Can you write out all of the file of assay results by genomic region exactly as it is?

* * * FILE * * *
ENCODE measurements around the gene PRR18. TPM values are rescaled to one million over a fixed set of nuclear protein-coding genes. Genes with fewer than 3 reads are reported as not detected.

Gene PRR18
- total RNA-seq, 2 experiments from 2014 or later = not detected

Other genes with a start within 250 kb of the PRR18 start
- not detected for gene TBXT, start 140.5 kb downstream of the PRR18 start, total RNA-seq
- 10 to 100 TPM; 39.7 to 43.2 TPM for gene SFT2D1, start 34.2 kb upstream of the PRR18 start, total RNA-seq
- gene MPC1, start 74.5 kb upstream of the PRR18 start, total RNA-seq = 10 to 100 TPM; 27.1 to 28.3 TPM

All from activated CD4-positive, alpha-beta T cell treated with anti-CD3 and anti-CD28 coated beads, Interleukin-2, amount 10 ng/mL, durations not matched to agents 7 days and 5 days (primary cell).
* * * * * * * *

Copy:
ENCODE measurements around the gene PRR18. TPM values are rescaled to one million over a fixed set of nuclear protein-coding genes. Genes with fewer than 3 reads are reported as not detected.

Gene PRR18
- total RNA-seq, 2 experiments from 2014 or later = not detected

Other genes with a start within 250 kb of the PRR18 start
- not detected for gene TBXT, start 140.5 kb downstream of the PRR18 start, total RNA-seq
- 10 to 100 TPM; 39.7 to 43.2 TPM for gene SFT2D1, start 34.2 kb upstream of the PRR18 start, total RNA-seq
- gene MPC1, start 74.5 kb upstream of the PRR18 start, total RNA-seq = 10 to 100 TPM; 27.1 to 28.3 TPM

All from activated CD4-positive, alpha-beta T cell treated with anti-CD3 and anti-CD28 coated beads, Interleukin-2, amount 10 ng/mL, durations not matched to agents 7 days and 5 days (primary cell).